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Judge Swain Finds a “Book” by Any Other Cover is Still Not a “Camera”

Pro se Plaintiff Chikezie Ottah (“Plaintiff”) sued fifteen automobile companies for patent infringement alleging that defendants’ car mounted cameras infringe U.S. Patent No. 7,152,840 (“the ’840 patent”) entitled “Book Holder.”  Five of the defendants moved to dismiss Plaintiff’s Second Amended Complaint for failure to state a claim and another five defendants moved for summary judgment of non-infringement.  On February 1, 2017, Judge Laura Taylor Swain (S.D.N.Y.) granted both motions. 

The ’840 patent has only one claim, which is directed to “[a] book holder for removable attachment” comprising, among other things: a clasp, a book support platform, an arm extending from the clasp to the book support platform and multiple clamps.  In opposing the two motions, Plaintiff argued that a camera can be the equivalent of a book and the screws and bolts holding a camera in place can be the equivalent of the claimed clasps.  Judge Swain disagreed.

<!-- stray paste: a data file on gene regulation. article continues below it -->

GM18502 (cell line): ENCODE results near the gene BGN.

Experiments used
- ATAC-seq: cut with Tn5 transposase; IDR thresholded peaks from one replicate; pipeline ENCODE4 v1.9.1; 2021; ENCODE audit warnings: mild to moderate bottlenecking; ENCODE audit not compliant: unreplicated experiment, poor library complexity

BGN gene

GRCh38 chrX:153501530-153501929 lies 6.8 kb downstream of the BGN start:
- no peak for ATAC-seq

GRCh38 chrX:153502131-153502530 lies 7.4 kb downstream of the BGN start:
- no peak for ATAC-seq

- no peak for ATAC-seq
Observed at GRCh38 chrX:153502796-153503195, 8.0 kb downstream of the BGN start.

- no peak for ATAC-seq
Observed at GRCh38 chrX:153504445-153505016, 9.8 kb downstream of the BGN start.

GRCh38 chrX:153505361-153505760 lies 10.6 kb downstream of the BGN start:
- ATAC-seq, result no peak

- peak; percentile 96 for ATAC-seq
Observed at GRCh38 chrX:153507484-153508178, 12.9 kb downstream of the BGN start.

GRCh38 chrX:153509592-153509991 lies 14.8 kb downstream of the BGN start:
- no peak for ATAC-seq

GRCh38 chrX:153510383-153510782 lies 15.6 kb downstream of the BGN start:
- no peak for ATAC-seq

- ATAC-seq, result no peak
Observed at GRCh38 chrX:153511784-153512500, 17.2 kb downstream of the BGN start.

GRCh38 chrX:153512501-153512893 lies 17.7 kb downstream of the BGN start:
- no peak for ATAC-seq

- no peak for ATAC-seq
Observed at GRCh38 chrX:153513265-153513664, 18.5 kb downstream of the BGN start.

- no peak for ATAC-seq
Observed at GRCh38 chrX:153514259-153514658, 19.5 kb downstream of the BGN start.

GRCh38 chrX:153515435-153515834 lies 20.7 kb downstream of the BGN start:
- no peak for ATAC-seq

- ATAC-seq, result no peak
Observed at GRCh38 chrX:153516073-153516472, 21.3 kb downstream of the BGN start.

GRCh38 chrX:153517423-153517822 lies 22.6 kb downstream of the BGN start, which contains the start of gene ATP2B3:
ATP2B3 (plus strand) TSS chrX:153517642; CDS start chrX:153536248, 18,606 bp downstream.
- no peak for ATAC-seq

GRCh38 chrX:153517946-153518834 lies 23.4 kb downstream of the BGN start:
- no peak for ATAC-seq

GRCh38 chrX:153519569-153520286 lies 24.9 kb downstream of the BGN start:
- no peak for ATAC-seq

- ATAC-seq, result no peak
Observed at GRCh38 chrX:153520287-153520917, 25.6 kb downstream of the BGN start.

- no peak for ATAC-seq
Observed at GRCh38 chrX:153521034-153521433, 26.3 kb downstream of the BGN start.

In discussing the motion to dismiss, the Court observed that the meaning and scope of a claim literally directed to a “book holder” cannot be construed to cover any camera, let alone the defendants’ accused vehicle-mounted cameras.  Judge Swain found that plaintiff’s DOE arguments were “foreclosed by the language of the patent” and “legally implausible.”  Accordingly, Plaintiff’s pleadings amount to nothing more than “unsupported, conclusory assertions” and the motion to dismiss was granted for failure to state a claim.

The Court also found that the accused mounted cameras do not meet the “removable attachment” limitation of the ’840 patent because tools are required to remove the cameras.  According to Judge Swain, a screw used to hold the camera in place is not the equivalent of the claimed “clamp” because a camera is not “removable” when a screwdriver is needed in order to remove it. Further, Judge Swain gave the nonmoving defendants a bonus: a sua sponte dismissal “in the interests of justice.”

The case is Ottah v. BMW et al., No. 15 CV 02465-LTS, 2017 (S.D.N.Y. Feb. 01, 2017).